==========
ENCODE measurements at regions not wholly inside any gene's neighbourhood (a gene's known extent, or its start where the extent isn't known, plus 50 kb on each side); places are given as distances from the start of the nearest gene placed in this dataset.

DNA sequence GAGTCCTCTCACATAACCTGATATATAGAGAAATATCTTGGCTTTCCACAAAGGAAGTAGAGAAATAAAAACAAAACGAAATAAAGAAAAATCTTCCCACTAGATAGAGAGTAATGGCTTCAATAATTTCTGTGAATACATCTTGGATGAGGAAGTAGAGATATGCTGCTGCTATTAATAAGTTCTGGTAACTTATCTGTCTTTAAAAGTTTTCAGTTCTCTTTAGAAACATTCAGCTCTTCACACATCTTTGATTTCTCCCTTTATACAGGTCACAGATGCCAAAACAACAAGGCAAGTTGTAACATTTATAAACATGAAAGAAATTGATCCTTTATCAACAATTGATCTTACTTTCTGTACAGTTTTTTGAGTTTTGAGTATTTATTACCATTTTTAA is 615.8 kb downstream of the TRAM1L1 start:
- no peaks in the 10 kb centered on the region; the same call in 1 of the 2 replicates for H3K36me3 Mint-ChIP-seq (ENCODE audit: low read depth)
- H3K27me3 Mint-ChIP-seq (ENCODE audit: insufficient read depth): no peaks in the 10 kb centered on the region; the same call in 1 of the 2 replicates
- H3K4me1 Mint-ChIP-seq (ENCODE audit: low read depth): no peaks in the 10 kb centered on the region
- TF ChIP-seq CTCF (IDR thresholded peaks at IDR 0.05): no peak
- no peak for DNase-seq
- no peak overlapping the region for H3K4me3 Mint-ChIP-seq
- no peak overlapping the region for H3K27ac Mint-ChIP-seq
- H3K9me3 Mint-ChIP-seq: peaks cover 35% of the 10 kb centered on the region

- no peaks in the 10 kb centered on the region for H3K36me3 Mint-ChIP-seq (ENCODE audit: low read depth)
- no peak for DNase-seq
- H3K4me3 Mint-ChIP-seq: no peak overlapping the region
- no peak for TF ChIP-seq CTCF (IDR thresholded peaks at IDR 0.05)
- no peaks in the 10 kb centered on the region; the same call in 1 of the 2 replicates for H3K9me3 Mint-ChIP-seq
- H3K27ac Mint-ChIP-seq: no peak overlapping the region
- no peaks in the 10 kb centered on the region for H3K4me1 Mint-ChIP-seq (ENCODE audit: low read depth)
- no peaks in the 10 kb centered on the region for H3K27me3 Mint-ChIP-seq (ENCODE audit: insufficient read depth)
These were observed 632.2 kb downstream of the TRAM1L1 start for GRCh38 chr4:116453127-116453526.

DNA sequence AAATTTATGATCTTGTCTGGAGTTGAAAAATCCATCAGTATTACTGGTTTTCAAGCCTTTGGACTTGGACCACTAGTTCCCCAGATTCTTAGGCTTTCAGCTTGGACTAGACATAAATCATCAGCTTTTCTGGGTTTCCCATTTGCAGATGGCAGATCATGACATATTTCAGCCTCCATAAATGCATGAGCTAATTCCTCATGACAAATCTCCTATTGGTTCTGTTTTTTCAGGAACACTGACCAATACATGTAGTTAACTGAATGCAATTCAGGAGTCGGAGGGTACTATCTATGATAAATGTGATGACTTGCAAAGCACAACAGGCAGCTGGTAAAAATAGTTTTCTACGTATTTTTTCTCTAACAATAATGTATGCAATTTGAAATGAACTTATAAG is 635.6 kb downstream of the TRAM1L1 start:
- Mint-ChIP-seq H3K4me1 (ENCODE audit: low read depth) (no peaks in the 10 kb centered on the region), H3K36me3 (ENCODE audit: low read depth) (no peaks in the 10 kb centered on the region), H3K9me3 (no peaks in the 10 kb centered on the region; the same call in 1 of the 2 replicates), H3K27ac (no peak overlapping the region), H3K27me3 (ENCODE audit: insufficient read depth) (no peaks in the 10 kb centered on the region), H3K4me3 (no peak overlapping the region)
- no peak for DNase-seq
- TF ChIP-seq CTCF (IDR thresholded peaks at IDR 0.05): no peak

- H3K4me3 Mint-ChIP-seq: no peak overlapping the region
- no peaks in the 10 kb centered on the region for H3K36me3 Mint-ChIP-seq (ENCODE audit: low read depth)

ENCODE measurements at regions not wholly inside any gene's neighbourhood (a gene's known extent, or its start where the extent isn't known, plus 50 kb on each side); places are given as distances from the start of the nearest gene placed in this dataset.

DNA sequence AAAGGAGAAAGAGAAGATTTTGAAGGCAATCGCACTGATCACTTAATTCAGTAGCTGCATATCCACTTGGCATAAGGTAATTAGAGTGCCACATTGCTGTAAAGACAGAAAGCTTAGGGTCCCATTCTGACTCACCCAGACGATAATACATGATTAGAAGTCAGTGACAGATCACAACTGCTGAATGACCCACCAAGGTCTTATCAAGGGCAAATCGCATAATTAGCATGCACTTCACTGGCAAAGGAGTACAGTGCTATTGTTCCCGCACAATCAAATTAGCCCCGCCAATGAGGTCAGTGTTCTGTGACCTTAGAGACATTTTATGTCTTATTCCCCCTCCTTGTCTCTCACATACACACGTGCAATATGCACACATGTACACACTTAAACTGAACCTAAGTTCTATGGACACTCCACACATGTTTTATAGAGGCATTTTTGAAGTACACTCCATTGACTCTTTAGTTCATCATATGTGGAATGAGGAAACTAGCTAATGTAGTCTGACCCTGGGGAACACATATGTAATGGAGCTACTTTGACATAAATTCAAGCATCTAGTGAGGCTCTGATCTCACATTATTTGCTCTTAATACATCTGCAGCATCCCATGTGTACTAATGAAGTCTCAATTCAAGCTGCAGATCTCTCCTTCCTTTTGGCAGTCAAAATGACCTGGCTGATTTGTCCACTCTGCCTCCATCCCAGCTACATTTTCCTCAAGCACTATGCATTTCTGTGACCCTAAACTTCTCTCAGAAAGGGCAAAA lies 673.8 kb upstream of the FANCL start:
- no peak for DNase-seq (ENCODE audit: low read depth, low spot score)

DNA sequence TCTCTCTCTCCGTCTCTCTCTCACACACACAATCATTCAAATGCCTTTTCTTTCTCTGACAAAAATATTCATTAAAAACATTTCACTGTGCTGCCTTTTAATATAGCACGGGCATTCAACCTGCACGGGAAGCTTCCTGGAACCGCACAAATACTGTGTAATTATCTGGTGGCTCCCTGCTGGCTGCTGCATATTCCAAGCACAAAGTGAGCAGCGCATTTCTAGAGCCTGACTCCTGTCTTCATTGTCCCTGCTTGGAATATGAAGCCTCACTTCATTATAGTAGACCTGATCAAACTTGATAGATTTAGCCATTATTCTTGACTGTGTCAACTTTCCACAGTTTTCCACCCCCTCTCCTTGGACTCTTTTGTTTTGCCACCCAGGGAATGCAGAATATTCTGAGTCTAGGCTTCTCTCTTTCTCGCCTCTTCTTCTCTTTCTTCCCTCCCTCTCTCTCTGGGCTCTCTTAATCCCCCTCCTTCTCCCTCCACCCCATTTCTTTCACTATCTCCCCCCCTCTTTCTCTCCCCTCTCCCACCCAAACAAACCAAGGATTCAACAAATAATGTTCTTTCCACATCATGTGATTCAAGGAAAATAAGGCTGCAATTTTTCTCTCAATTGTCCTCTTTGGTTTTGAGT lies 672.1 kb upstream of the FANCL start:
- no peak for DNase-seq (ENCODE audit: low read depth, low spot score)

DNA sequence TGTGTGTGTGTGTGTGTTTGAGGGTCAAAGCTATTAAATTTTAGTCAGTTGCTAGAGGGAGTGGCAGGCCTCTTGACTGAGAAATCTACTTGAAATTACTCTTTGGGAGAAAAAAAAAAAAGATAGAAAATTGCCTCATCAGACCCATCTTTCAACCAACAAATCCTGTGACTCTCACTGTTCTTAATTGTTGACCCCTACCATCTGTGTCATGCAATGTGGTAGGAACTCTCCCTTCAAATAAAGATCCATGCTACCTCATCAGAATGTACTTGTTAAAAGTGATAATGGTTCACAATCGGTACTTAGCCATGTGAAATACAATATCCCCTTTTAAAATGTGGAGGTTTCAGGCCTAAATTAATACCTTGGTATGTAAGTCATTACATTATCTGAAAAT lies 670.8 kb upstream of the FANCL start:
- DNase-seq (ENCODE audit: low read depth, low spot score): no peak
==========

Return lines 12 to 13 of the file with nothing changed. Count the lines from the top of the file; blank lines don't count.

- no peak for DNase-seq
- H3K4me3 Mint-ChIP-seq: no peak overlapping the region